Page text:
For he will deliver you from the snare of the fowler
and from the deadly pestilence.
He will cover you with his pinions,
and under his wings you will find refuge;
his faithfulness is a shield and buckler.
You will not fear the terror of the night,
nor the arrow that flies by day,
nor the pestilence that stalks in darkness,
nor the destruction that wastes at noonday.
Psalm 91: 3-6
Eight days after my daughter’s birth, I came home from the hospital, tired and weak. Life took on a pattern as I adapted to the new little person in our lives. I slept a lot while recovering from my illness, but I was home.
Less than a week later, I began to ache like I had the flu. I called the doctor and he suggested I stop breast-feeding. Yes, through all of my illness, I had attempted to keep this option alive. Now, it was dead in the water.
Within twenty-four hours, I could barely move. Turning over in the bed was impossible, the pain so excruciating. I managed to convince my husband to get up and feed the baby in the middle of the night, but as dawn approached he refused to respond to her cries saying, “I already did it once.” As if a two-week-old baby only eats a couple of times a day.
Fighting tears of pain and frustration, I forced my body to respond through the agony of movement and prepared to feed her. I remember sitting on the couch crying from the pain of trying to hold the baby and the bottle. I can’t begin to tell you how much it hurt, but it was as if my muscles had crystallized and couldn’t move. Yet, I forced them to. My daughter needed to eat.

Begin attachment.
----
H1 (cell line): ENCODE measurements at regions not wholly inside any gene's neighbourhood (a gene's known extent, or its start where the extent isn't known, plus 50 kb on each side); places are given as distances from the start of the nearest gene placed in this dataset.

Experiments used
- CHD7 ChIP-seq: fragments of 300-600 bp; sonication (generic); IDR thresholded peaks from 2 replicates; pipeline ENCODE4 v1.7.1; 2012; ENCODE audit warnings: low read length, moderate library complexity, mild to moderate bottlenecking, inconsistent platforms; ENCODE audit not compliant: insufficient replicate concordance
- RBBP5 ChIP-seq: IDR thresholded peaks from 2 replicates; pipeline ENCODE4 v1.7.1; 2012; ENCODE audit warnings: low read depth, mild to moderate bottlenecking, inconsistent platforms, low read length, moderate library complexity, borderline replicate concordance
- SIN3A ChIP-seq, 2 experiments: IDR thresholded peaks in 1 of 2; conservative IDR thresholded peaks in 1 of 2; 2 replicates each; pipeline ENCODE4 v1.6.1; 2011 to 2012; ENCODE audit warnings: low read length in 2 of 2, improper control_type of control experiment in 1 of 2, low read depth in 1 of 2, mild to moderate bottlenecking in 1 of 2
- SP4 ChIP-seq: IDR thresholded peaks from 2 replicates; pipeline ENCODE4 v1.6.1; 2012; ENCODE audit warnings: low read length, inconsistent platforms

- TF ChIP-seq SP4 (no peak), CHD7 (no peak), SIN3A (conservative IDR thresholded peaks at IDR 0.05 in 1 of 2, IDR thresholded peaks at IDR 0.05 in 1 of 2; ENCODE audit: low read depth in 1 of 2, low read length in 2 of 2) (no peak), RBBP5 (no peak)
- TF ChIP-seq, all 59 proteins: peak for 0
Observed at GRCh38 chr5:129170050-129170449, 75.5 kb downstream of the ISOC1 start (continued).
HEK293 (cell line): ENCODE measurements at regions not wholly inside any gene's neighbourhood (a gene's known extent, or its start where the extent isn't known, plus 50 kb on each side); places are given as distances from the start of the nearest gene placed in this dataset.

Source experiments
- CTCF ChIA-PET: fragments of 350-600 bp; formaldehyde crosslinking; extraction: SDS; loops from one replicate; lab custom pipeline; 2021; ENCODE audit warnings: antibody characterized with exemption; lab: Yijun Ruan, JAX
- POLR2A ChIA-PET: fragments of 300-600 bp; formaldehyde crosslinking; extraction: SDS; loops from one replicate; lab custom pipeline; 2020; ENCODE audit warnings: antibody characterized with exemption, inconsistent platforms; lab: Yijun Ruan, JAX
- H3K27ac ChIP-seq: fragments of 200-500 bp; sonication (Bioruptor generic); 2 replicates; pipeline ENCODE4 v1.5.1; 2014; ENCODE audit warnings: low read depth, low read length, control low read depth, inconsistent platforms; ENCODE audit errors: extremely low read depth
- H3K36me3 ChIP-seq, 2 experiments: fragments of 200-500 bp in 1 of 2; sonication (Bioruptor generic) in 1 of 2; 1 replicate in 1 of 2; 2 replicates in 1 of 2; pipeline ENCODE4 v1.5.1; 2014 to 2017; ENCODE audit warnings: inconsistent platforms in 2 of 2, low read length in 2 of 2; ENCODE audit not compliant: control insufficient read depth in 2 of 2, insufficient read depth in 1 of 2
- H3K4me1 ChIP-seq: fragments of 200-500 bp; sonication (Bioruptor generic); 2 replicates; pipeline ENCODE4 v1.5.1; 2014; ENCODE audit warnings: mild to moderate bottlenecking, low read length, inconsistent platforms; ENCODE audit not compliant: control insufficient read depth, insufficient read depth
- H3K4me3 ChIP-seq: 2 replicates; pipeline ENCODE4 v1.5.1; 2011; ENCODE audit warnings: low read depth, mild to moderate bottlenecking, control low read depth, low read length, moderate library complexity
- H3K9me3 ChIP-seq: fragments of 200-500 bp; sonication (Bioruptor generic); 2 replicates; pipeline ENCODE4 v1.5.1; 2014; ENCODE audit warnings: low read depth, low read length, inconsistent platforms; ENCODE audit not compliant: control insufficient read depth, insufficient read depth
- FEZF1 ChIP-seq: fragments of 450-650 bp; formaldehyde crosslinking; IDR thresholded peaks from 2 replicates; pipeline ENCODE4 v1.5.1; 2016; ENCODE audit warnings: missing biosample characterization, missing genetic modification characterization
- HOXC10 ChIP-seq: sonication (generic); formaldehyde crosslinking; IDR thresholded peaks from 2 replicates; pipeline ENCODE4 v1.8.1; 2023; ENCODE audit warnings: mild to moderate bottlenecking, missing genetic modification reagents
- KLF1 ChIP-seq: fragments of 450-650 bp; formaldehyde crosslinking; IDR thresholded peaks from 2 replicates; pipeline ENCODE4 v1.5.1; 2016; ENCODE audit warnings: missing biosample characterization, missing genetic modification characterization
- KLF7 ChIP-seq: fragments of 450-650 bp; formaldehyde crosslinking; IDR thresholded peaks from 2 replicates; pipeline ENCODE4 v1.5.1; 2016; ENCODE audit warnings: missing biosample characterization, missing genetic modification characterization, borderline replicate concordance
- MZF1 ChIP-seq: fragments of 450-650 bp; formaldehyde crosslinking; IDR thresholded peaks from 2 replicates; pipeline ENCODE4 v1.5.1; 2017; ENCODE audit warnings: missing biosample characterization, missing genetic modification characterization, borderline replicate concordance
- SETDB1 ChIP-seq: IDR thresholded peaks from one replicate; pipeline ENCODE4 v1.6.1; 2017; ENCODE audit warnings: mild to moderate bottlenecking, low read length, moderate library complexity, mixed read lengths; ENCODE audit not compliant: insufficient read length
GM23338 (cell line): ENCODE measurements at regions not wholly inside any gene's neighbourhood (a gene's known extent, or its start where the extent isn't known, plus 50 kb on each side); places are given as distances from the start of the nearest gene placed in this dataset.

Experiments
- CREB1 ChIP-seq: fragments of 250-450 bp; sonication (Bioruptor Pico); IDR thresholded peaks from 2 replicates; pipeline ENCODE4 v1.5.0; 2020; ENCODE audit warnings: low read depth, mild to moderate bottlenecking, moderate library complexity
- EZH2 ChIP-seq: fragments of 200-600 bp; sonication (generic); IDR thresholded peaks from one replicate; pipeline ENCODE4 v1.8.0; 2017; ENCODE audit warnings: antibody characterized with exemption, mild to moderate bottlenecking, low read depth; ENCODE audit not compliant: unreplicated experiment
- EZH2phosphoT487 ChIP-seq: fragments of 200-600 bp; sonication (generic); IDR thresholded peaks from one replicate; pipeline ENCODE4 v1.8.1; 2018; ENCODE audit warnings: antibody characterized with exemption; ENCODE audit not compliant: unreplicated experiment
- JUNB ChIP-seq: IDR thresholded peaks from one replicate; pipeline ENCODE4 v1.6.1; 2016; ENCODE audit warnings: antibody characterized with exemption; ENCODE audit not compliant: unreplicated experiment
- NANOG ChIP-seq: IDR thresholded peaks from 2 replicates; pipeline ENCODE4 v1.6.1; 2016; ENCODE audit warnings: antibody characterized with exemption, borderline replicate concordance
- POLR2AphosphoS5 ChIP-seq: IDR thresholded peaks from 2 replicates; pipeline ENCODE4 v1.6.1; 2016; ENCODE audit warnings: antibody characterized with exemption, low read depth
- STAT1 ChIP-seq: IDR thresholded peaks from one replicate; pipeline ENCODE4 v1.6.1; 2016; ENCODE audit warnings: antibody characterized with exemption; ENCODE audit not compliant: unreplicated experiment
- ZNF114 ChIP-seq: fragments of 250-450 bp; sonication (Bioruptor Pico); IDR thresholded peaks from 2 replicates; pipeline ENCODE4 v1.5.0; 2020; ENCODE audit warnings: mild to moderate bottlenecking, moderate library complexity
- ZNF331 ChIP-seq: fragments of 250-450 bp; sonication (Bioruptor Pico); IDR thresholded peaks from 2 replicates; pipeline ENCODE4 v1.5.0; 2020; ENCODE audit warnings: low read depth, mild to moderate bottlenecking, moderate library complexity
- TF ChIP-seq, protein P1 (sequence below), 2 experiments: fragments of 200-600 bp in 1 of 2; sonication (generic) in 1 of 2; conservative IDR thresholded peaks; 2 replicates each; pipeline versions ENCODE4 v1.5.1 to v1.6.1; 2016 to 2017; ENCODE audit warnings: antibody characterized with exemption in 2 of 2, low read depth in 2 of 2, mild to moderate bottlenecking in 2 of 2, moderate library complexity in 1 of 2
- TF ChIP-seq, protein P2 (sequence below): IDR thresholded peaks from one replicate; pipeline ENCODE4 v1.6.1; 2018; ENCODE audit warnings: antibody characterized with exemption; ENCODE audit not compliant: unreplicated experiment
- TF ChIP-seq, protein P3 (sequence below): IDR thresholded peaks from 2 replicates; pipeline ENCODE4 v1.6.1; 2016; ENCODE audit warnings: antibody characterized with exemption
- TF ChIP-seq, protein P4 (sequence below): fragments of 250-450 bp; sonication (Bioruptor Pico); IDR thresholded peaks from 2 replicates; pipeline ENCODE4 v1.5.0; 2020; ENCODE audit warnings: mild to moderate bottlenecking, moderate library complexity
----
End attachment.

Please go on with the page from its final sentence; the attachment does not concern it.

I’ll never forget the relief I felt when my in-laws showed up during this feeding. His mother took one look at me and stepped in. While she fussed at her son to get up, I crawled back into the bed.
By the next day, I had called the OB doctor and had an appointment for the late morning. My mother came to take me. I tried to wake my husband, so he would know he needed to take care of the baby, but he refused to respond. I told my mother we should bring the baby with us. My mom said to not worry. When the baby cried, he would get up. We drove away, my heart torn with worry.
The OB couldn’t determine what was wrong, so the next day I went to my family doctor. He tested everything and discovered my Sed (sedimentation) rate was abnormally high. He took one look at me and my mother (we had left my husband with the baby again) and ordered me to take the baby and stay with my mom where I could get the help and rest I needed.
What a relief. As the psalmist says in the verses above, God gave me refuge. My husband hated it and refused to stay with us, but he didn’t stop me from going. I truly believe God worked in this circumstance, sheltering me with His wings. As my husband would prove many times during our marriage, he could have objected strongly, creating a horrific situation. Thankfully, for all involved, he kept his mouth shut for a while.
I had the peace I needed to recover.
When has God sheltered you with His wings and protected you from pestilence?